Bollywood and culture in an emerging India
Reviewing a movie like Sajid Khan’s “Housefull 2” is a futile exercise. In fact, I don’t think the makers of this film made it for creative purposes — this is a money-making venture, and going by the number of people who came to watch it at 9: 15 a.m. on Good Friday morning, I would say it’s well on its way to becoming a successful one.
Khan doesn’t take off from where the first “Housefull” left off — this is a whole other story. But he does keep the toilet humour, over-the-top acting and noise pollution that characterised the 2010 film. Instead of laughing gas at the Buckingham Palace, he adds a fake Prince Charles who attends a wedding at the end and persuades one of the characters to stop shooting people in the name of “the queen and the country”.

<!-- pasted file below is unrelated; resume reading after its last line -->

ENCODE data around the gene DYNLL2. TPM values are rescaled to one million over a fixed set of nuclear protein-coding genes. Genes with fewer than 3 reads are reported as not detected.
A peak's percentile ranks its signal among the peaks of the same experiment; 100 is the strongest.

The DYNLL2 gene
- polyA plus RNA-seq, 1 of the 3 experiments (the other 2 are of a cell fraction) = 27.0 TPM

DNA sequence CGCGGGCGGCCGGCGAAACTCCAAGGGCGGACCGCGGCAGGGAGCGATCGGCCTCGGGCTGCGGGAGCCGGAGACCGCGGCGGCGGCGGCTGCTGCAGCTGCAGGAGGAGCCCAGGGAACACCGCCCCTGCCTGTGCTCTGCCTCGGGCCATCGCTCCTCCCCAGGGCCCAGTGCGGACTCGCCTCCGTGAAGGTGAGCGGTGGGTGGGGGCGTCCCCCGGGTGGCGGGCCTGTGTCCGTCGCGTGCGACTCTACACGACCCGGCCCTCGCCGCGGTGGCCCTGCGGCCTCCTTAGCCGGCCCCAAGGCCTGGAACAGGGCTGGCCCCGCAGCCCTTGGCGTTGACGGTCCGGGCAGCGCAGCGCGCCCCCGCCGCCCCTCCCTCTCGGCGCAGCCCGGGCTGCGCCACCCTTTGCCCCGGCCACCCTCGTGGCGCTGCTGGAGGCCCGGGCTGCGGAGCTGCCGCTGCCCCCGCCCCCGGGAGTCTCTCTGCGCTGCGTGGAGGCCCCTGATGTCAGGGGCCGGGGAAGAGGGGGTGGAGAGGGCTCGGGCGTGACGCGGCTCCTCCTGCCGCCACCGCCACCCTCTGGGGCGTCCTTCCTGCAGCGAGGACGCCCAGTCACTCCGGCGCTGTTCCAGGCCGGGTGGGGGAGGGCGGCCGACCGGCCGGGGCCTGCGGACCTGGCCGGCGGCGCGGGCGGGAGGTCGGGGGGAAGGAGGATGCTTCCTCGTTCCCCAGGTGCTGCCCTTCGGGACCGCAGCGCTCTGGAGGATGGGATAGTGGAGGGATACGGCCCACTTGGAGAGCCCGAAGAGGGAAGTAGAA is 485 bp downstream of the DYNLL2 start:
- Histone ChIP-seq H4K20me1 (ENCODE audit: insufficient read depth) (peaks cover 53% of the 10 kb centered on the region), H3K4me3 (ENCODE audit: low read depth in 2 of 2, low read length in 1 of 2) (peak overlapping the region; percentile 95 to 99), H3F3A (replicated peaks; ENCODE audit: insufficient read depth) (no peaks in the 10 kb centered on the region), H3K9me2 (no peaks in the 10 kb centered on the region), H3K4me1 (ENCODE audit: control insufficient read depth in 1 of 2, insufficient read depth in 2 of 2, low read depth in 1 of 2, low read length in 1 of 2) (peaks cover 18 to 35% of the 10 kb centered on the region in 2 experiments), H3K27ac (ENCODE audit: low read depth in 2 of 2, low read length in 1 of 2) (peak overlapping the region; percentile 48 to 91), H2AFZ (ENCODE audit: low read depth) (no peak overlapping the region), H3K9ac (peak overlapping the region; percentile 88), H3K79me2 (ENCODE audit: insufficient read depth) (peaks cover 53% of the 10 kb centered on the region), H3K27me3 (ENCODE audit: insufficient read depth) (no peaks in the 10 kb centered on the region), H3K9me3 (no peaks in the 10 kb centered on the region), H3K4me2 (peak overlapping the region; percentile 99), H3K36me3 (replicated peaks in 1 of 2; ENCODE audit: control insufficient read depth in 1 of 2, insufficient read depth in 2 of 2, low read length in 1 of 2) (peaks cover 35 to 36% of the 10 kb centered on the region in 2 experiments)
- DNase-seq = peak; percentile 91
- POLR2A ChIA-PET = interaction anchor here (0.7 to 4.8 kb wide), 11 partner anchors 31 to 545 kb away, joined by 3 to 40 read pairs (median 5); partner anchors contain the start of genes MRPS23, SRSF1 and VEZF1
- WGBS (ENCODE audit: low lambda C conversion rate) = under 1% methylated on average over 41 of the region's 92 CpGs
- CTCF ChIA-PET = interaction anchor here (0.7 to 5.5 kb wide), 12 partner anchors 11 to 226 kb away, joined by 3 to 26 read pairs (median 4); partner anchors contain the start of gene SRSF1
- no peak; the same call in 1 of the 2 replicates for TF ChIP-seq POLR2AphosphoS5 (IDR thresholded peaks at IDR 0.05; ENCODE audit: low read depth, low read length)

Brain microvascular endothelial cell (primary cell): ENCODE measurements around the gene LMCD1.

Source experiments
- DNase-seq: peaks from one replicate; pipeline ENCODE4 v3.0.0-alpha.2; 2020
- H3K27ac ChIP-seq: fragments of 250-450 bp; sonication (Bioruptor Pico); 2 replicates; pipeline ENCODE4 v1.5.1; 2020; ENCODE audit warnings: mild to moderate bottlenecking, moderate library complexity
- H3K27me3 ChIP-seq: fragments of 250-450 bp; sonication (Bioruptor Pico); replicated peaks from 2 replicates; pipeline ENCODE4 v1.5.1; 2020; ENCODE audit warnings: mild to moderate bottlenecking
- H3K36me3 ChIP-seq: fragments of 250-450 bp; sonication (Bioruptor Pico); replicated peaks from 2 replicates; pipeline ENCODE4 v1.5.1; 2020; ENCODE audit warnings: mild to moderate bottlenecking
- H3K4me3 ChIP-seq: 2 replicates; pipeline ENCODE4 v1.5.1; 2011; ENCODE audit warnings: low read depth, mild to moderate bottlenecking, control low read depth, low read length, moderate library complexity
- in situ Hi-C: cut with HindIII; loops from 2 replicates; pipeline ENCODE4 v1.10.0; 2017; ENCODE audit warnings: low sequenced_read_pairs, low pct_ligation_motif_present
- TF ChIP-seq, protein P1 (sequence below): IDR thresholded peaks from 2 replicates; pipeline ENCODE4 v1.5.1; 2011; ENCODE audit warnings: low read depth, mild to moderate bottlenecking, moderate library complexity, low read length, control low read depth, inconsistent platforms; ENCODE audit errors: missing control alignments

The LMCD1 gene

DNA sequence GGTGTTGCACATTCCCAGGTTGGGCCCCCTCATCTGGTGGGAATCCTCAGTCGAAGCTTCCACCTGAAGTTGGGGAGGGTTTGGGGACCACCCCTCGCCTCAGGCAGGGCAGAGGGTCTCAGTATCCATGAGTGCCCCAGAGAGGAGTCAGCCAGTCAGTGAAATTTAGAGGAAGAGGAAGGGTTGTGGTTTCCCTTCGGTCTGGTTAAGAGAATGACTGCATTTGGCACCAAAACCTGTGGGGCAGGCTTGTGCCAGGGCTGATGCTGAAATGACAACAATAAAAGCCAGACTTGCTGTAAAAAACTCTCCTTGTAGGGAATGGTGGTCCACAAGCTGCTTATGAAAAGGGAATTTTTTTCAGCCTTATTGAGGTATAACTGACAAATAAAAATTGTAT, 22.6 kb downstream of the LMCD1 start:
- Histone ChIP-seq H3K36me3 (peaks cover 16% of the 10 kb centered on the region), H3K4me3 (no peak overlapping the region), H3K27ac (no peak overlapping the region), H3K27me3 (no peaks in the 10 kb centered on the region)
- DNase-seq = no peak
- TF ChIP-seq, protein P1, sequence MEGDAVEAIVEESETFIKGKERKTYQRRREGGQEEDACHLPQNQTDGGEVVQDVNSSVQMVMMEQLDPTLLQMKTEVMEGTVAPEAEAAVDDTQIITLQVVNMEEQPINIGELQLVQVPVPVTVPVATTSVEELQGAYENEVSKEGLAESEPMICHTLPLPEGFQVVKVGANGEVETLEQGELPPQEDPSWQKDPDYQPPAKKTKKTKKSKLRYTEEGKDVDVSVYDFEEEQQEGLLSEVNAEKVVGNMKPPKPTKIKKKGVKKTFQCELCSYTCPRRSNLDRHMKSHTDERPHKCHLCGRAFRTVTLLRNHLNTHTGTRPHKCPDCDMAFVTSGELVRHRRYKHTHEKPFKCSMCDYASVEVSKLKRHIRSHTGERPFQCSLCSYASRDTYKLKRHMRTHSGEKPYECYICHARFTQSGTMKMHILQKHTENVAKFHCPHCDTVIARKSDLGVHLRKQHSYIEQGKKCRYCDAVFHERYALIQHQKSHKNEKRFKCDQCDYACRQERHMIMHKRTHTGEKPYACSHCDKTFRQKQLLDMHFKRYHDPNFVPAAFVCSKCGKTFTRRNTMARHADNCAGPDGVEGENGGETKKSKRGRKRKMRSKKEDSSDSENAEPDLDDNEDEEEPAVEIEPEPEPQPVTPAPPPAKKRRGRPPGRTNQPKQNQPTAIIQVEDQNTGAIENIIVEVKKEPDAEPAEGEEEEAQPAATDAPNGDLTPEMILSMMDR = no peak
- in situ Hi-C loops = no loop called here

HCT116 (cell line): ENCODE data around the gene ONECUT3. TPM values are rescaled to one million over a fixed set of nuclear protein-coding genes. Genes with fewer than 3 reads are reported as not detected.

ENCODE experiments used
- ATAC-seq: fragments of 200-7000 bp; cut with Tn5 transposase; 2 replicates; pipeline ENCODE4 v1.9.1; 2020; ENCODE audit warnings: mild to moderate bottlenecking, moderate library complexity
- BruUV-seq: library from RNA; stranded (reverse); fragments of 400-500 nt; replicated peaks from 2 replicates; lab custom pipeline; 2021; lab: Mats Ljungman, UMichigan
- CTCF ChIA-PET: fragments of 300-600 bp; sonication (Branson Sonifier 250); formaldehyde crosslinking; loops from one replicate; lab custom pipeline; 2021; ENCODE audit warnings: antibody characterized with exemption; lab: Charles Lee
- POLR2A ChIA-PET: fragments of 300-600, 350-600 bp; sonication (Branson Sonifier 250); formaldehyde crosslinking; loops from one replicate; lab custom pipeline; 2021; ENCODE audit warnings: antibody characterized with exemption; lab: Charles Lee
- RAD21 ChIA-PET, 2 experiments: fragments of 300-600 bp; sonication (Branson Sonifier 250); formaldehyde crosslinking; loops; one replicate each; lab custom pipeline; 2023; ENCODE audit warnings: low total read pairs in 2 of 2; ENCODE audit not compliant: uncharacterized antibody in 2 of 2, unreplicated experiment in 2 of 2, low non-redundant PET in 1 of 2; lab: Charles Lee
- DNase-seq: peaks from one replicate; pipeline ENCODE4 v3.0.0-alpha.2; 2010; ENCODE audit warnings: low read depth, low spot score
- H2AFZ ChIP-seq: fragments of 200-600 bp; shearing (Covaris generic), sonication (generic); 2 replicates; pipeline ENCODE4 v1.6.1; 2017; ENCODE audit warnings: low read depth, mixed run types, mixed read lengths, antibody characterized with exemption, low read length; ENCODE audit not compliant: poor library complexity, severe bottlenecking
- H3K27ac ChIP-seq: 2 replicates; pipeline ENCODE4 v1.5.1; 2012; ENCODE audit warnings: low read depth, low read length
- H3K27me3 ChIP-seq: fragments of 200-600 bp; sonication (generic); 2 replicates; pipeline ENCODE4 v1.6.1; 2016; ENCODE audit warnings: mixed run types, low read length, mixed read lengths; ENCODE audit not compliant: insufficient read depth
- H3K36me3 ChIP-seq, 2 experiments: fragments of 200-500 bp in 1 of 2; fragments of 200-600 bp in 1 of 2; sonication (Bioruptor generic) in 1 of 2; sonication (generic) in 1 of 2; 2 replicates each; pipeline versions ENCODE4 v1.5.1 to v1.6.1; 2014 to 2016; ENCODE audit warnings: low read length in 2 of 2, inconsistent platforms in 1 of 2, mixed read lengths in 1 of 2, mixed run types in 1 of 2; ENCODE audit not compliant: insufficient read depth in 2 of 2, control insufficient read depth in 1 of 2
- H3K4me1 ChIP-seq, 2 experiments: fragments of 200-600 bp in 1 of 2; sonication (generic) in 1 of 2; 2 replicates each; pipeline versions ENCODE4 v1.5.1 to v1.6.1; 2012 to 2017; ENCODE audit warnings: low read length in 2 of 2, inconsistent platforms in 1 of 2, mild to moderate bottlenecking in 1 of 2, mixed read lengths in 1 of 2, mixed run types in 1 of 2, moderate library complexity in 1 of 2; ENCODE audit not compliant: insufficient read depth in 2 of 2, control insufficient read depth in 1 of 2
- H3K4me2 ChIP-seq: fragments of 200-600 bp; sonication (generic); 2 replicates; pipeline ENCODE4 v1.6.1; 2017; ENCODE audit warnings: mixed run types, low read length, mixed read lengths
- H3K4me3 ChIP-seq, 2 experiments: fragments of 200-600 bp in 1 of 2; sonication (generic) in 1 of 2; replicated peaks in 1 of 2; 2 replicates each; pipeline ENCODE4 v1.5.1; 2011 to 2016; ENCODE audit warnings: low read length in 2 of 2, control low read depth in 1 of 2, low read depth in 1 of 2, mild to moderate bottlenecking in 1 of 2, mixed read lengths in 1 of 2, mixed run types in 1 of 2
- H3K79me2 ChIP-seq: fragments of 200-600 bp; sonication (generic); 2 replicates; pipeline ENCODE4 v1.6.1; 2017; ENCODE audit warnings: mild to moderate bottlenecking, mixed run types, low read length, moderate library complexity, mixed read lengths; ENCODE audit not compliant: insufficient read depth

This time there are four heroes, four heroines and four fathers — all trying to find the right partner for their children. Rishi Kapoor and Randhir Kapoor play brothers who are always at loggerheads and compete to see who will find the richest groom for their daughter.
They zoom in on one groom — Jolly (Riteish Deshmukh), the son of the richest Indian in Britain but he’s in love with someone else. By some contrived twist that must have made sense to director Sajid Khan, he ends up convincing both fathers that his friends Sunny (Akshay Kumar) and Max (John Abraham) are Jolly. To cut a long story short, there are four Jollys in the film, out of which three are fake, causing much confusion among the brides and their fathers.